11. The computer game system of claim 6, wherein the player output unit forms part of a helmet.
12. The computer game system of claim 1, wherein the player input unit comprises a camera for recording the face of the human player(s) belonging to the player input unit, and wherein provision is also made for means for displaying the pictures taken by the camera by way of said visual display means.
13. The computer game system of claim 12, wherein the pictures taken by the camera are displayed outside the game area.
14. The computer game system of claim 1, wherein the visual display means are linked to a video recording system of a television studio.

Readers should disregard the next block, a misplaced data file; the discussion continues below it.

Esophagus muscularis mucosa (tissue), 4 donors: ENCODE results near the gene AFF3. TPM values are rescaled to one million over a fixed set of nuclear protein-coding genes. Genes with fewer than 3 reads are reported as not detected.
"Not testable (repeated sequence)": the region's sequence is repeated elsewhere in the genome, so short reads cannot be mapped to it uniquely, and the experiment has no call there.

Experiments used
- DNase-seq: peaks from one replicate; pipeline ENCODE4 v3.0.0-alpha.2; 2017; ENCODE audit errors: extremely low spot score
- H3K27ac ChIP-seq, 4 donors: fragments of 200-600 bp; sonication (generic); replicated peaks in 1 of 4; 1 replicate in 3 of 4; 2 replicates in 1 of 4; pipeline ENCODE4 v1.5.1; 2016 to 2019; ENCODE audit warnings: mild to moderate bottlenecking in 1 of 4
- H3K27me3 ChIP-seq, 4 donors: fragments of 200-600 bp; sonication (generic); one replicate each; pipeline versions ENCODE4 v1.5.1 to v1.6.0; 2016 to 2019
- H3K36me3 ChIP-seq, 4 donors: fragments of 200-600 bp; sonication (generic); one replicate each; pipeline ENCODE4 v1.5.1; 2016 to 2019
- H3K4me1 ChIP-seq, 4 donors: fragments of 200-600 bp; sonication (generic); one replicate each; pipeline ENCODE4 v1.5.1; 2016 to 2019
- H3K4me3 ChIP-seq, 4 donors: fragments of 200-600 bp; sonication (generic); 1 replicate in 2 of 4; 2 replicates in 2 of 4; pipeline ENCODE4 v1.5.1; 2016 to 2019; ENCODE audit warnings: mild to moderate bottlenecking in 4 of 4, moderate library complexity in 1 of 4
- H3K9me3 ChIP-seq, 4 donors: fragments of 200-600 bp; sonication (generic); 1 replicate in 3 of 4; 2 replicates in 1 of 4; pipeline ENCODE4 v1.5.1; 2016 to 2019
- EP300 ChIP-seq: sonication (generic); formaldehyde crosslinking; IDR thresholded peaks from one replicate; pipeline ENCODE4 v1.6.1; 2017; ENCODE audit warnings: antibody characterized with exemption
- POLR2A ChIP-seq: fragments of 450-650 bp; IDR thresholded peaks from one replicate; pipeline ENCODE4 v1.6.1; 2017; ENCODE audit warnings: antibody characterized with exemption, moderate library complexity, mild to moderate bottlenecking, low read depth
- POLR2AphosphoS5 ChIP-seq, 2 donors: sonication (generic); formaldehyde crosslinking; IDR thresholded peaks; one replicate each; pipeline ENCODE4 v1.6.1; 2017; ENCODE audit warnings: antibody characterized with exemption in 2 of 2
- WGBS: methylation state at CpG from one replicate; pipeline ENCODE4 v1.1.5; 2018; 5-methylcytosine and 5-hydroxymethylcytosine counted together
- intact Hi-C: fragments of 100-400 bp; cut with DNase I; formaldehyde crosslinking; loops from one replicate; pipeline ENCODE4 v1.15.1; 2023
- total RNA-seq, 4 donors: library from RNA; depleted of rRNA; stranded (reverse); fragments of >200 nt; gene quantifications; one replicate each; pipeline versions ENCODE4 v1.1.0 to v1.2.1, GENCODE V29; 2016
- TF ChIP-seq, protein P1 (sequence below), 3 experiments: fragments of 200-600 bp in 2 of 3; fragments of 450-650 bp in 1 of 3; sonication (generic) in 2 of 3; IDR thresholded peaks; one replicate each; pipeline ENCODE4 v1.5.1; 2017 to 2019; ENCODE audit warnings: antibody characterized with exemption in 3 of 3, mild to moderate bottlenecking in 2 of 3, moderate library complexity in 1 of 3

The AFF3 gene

15. The computer game system of claim 1, wherein provision is made for lighting means for illuminating one or more of the human players.
16. The computer game system of claim 15, wherein the system is adapted to illuminate the human player controlling the virtual game character who is in possession of the game object.
17. The computer game system of claim 1, wherein the game played with the computer game system is a team competition game, such as soccer, American football, hockey, cricket, baseball, basketball, volleyball, korfball, hurling, tennis doubles, badminton doubles, table tennis doubles etc.
Description
CROSS-REFERENCE TO RELATED APPLICATIONS

This is a continuation application of PCT/NL 97/00599 filed on Nov. 3, 1997.

FIELD OF THE INVENTION

This invention relates to a computer game system for a number of human players to play a computer game in which at least one game object is manipulated in a game area by a number of virtual game characters.